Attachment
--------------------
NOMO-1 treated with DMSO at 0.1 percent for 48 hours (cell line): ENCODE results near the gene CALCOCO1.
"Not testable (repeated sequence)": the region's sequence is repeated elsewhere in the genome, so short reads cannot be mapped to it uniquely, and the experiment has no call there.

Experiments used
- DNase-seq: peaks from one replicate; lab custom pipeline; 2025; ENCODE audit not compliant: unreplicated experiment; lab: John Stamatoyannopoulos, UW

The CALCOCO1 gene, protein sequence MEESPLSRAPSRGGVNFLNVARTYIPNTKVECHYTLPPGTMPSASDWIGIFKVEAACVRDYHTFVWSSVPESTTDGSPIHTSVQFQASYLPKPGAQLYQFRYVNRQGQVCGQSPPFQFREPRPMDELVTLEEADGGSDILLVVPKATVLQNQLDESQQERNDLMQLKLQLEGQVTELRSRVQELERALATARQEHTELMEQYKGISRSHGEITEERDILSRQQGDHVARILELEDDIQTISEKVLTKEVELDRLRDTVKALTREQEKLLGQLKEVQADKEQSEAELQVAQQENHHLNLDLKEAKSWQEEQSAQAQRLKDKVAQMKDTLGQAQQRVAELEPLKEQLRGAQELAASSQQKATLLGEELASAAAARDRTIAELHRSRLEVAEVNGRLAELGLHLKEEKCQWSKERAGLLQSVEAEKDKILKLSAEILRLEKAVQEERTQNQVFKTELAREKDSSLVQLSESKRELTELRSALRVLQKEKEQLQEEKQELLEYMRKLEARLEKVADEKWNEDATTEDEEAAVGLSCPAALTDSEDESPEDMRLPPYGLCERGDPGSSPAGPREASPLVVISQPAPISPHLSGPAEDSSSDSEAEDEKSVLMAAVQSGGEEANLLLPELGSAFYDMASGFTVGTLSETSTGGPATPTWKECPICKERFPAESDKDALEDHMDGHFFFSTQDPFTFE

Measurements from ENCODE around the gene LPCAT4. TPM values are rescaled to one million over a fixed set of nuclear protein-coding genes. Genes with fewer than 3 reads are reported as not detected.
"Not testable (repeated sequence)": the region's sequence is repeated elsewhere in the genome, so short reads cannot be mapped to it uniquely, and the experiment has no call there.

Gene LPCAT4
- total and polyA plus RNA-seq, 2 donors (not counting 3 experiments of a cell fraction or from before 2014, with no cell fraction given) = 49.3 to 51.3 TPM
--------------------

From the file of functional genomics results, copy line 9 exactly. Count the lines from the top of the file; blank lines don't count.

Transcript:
- total and polyA plus RNA-seq, 2 donors (not counting 3 experiments of a cell fraction or from before 2014, with no cell fraction given) = 49.3 to 51.3 TPM